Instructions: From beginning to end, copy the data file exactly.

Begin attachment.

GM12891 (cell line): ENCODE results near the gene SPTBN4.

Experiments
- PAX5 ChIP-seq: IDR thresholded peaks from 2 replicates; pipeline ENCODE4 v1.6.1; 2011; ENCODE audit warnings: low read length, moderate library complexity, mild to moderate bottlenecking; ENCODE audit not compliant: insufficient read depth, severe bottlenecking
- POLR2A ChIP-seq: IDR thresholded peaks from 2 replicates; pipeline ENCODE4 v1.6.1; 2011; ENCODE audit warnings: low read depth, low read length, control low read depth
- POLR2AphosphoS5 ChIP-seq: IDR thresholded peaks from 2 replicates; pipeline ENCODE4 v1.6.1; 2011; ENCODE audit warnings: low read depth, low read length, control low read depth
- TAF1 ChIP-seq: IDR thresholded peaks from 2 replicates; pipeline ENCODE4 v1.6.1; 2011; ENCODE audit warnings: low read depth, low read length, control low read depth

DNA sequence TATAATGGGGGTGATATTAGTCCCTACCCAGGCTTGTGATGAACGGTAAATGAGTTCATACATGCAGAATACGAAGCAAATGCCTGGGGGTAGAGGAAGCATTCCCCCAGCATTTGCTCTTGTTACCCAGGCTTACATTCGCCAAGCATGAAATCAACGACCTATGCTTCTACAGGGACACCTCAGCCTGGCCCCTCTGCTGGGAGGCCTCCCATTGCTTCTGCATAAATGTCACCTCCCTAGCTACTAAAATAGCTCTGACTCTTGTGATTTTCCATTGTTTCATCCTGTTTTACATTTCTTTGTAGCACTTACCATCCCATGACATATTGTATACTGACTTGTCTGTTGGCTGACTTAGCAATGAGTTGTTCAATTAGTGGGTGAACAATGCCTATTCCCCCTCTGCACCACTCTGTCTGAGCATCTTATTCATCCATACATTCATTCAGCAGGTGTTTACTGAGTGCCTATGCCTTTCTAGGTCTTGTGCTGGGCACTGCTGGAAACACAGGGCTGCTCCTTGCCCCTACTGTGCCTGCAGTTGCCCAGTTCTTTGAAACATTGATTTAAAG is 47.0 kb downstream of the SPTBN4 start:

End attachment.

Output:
GM12891 (cell line): ENCODE results near the gene SPTBN4.

Experiments
- PAX5 ChIP-seq: IDR thresholded peaks from 2 replicates; pipeline ENCODE4 v1.6.1; 2011; ENCODE audit warnings: low read length, moderate library complexity, mild to moderate bottlenecking; ENCODE audit not compliant: insufficient read depth, severe bottlenecking
- POLR2A ChIP-seq: IDR thresholded peaks from 2 replicates; pipeline ENCODE4 v1.6.1; 2011; ENCODE audit warnings: low read depth, low read length, control low read depth
- POLR2AphosphoS5 ChIP-seq: IDR thresholded peaks from 2 replicates; pipeline ENCODE4 v1.6.1; 2011; ENCODE audit warnings: low read depth, low read length, control low read depth
- TAF1 ChIP-seq: IDR thresholded peaks from 2 replicates; pipeline ENCODE4 v1.6.1; 2011; ENCODE audit warnings: low read depth, low read length, control low read depth

DNA sequence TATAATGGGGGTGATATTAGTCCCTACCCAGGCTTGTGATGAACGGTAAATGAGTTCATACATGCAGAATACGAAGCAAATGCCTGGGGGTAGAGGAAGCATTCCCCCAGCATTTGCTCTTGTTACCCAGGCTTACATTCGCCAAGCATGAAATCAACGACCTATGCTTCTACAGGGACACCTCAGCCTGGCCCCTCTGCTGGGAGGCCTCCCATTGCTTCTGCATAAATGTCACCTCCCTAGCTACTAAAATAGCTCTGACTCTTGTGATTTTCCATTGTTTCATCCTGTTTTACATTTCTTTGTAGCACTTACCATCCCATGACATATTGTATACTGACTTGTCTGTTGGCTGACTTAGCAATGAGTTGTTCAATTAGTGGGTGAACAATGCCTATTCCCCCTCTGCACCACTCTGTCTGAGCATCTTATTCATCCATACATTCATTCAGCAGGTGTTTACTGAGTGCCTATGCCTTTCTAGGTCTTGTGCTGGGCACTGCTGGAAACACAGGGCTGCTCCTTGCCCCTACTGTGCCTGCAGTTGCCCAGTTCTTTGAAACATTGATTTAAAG is 47.0 kb downstream of the SPTBN4 start: